Another important difference between infographics and data/information visualizations is that the latter can and often does function as a private thinking tool to analyze and understand one’s own research or data. Infographics has to define itself as a communication tool designed for an audience. Dataviz/infoviz doesn’t need an audience to justify its existence.
Of course, the facts that infographics don’t include as much information as dataviz/infoviz, that they mainly deliver their content as text, that they contain more generic and decorative elements, don’t mean that they are faulty or unnecessary. They are useful in their own ways and goals. People don’t like to read, and infographics make people read a few sentences and get the message across – and make it memorable. (See the xkcd parody.) This too is a design problem indeed; infographics can be seen closer to poster design in this respect. If you need to put out a few paragraphs of information for large audiences, infographics, instead of dataviz/infoviz, may be the right solution for you.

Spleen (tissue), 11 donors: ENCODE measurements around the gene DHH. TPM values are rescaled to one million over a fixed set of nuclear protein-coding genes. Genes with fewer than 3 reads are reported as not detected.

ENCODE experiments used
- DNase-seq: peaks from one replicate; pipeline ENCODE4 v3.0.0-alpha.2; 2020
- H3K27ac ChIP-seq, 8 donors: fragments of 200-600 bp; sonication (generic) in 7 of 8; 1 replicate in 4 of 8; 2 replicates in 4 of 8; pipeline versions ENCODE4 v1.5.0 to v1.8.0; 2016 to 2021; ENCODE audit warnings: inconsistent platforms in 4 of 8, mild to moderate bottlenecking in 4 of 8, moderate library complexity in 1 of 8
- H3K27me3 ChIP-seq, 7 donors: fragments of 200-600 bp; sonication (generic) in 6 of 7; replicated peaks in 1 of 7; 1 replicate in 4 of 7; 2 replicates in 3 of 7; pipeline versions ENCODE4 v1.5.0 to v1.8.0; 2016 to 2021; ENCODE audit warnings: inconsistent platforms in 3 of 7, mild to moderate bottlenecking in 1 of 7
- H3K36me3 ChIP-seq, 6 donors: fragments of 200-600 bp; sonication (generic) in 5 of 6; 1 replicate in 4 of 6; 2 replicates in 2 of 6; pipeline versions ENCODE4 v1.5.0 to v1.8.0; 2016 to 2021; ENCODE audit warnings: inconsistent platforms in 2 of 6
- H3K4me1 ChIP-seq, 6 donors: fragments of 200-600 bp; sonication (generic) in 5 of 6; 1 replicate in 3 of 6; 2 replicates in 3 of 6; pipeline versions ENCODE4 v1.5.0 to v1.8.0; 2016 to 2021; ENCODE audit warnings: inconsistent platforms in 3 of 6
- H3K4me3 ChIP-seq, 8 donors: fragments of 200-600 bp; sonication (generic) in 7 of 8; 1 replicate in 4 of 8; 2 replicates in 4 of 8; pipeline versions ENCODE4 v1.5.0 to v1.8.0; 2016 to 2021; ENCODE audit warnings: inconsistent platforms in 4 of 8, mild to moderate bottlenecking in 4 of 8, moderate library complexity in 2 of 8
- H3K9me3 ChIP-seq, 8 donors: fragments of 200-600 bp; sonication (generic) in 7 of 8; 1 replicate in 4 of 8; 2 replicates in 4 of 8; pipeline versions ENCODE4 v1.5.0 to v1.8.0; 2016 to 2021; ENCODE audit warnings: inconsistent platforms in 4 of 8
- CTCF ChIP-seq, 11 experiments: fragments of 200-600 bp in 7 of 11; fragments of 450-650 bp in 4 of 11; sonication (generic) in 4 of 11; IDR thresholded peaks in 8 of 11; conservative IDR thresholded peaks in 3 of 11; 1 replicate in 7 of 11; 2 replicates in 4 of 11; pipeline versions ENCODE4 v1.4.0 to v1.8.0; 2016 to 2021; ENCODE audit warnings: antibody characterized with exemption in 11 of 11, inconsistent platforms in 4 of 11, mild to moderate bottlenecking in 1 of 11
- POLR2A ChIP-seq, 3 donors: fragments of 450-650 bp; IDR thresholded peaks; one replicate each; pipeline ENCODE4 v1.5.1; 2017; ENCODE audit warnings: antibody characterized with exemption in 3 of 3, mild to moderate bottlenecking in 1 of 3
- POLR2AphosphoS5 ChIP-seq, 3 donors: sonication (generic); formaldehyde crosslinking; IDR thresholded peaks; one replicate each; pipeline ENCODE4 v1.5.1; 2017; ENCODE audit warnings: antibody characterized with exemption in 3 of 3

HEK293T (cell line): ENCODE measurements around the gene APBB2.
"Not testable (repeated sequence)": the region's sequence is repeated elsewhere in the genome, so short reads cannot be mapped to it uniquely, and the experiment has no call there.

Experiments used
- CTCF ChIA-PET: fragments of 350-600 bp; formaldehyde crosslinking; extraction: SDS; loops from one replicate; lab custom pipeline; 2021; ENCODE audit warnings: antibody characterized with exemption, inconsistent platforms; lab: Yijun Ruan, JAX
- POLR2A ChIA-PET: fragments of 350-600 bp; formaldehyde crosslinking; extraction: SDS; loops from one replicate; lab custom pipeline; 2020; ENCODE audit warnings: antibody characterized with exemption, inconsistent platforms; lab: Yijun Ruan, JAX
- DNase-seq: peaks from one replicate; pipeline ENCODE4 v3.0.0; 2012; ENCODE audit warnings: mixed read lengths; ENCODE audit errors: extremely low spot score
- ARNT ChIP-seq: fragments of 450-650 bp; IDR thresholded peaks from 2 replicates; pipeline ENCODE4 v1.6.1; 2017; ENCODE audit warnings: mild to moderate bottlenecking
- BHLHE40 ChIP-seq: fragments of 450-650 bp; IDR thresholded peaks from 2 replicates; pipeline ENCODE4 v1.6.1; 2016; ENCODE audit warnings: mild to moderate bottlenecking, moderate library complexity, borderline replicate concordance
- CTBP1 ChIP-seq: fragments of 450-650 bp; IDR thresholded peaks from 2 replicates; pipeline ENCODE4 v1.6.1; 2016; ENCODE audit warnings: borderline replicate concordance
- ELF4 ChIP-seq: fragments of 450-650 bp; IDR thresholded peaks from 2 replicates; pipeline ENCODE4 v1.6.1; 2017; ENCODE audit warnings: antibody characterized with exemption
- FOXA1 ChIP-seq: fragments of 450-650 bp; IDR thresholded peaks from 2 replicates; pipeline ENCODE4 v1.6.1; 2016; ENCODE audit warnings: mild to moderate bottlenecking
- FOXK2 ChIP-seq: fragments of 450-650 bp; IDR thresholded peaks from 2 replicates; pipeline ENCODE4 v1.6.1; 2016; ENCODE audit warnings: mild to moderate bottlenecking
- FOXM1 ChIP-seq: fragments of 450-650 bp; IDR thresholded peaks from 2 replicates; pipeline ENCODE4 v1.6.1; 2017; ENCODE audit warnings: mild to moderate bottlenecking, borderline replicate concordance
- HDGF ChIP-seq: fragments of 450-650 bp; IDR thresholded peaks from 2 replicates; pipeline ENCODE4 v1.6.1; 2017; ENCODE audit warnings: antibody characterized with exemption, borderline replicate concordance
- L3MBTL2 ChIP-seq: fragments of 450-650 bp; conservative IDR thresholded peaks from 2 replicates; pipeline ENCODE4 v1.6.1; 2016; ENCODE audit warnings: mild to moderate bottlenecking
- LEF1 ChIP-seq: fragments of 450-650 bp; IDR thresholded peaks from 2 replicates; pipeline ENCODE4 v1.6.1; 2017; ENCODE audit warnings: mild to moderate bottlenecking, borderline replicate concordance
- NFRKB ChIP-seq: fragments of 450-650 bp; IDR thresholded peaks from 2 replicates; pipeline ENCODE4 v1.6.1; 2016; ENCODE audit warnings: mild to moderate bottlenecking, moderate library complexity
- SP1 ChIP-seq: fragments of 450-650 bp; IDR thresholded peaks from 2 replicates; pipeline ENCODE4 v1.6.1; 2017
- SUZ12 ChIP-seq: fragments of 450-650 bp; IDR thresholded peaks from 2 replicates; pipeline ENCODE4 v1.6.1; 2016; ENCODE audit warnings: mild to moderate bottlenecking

It is for all these reasons that we should be able to tell infographics apart from data/information visualization and clarify our vocabulary, in the interests of information designers as well as lay people. These two types of visual products have different purposes, different formats of content, different communication methods, different production processes, different mindsets. I believe they deserve to have different names. (Note that I’m not saying anything about the subject of the work; you can make a data visualization about a TV show, and an infographic about human genetics.)